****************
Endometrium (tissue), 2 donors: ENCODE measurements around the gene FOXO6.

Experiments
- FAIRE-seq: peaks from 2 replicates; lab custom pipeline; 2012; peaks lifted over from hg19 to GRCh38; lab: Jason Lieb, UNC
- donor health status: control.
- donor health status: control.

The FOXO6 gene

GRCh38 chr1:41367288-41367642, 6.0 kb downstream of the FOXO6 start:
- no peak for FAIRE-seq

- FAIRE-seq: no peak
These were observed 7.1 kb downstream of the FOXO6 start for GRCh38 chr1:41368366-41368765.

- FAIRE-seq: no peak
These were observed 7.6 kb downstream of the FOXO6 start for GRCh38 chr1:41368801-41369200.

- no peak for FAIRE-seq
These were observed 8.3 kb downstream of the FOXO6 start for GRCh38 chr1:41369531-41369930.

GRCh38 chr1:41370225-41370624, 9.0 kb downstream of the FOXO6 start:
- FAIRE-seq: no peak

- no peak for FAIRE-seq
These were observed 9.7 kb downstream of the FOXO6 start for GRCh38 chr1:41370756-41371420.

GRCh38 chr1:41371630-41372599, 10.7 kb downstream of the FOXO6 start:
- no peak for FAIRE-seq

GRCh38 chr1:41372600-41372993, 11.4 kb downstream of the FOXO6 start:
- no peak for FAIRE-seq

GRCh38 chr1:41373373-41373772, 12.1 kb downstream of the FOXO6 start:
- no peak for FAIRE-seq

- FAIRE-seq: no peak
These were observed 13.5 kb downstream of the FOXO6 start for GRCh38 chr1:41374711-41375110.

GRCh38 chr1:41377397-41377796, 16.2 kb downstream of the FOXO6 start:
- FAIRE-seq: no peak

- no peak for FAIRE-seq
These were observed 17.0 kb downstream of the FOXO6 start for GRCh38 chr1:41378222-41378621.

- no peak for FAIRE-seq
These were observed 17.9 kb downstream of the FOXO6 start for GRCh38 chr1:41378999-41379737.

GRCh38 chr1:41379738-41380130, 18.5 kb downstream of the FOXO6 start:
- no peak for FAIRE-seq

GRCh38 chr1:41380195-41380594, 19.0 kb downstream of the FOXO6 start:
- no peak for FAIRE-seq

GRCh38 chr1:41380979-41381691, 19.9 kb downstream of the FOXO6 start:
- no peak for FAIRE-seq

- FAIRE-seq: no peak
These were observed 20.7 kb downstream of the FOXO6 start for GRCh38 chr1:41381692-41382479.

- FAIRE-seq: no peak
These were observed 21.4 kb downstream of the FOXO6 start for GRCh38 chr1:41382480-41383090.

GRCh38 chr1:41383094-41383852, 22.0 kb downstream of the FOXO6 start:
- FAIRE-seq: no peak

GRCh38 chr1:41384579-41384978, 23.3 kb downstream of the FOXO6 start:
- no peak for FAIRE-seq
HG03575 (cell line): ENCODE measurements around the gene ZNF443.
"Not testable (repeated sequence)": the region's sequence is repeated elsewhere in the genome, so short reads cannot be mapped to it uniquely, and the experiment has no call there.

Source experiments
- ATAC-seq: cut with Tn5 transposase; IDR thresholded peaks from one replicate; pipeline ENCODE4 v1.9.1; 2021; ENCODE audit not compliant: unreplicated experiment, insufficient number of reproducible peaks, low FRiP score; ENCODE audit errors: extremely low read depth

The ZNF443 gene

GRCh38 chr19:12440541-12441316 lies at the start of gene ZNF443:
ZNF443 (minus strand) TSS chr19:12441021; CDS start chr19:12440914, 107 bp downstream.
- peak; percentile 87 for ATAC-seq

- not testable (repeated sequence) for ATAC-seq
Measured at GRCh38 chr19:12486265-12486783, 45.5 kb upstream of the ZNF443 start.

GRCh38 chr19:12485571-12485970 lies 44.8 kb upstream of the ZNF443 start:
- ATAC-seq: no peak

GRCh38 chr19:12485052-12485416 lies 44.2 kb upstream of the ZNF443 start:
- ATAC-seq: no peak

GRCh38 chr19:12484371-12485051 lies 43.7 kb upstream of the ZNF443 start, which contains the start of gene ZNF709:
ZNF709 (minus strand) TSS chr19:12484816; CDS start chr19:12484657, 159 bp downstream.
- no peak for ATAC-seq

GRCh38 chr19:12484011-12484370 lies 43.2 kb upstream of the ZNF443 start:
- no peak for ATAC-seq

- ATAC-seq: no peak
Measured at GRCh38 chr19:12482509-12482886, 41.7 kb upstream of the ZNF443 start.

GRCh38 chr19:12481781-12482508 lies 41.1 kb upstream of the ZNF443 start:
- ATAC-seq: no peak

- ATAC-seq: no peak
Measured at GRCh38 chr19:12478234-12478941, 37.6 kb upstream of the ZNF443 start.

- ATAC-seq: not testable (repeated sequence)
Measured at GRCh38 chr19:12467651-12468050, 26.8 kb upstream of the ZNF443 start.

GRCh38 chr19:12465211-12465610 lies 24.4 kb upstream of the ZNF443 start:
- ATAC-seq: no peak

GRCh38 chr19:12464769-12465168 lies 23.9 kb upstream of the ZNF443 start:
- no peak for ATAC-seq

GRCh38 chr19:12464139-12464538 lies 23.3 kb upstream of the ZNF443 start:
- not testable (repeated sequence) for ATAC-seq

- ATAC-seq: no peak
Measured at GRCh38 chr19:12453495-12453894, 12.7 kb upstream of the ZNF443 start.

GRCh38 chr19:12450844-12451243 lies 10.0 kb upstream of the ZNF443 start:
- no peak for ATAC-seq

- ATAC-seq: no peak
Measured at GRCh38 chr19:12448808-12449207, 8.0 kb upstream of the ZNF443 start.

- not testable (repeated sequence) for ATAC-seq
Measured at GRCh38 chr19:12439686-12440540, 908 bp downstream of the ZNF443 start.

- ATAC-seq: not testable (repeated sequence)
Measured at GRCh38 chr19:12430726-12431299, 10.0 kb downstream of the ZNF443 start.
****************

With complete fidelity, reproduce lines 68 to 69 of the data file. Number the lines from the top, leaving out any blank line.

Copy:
GRCh38 chr19:12481781-12482508 lies 41.1 kb upstream of the ZNF443 start:
- ATAC-seq: no peak